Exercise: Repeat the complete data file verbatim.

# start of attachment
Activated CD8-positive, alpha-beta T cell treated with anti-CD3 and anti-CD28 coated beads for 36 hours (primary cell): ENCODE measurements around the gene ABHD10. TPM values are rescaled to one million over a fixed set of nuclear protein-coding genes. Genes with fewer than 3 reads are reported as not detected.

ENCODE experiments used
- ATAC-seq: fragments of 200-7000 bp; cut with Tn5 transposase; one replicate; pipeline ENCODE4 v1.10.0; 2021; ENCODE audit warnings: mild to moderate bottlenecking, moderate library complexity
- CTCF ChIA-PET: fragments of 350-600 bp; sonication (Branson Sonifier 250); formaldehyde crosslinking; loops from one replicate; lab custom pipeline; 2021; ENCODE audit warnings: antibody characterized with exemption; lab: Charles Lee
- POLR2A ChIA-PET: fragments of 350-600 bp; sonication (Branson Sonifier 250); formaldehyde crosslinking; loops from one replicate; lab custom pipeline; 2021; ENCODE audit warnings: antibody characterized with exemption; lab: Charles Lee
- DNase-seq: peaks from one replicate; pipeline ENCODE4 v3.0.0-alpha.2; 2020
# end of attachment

Activated CD8-positive, alpha-beta T cell treated with anti-CD3 and anti-CD28 coated beads for 36 hours (primary cell): ENCODE measurements around the gene ABHD10. TPM values are rescaled to one million over a fixed set of nuclear protein-coding genes. Genes with fewer than 3 reads are reported as not detected.

ENCODE experiments used
- ATAC-seq: fragments of 200-7000 bp; cut with Tn5 transposase; one replicate; pipeline ENCODE4 v1.10.0; 2021; ENCODE audit warnings: mild to moderate bottlenecking, moderate library complexity
- CTCF ChIA-PET: fragments of 350-600 bp; sonication (Branson Sonifier 250); formaldehyde crosslinking; loops from one replicate; lab custom pipeline; 2021; ENCODE audit warnings: antibody characterized with exemption; lab: Charles Lee
- POLR2A ChIA-PET: fragments of 350-600 bp; sonication (Branson Sonifier 250); formaldehyde crosslinking; loops from one replicate; lab custom pipeline; 2021; ENCODE audit warnings: antibody characterized with exemption; lab: Charles Lee
- DNase-seq: peaks from one replicate; pipeline ENCODE4 v3.0.0-alpha.2; 2020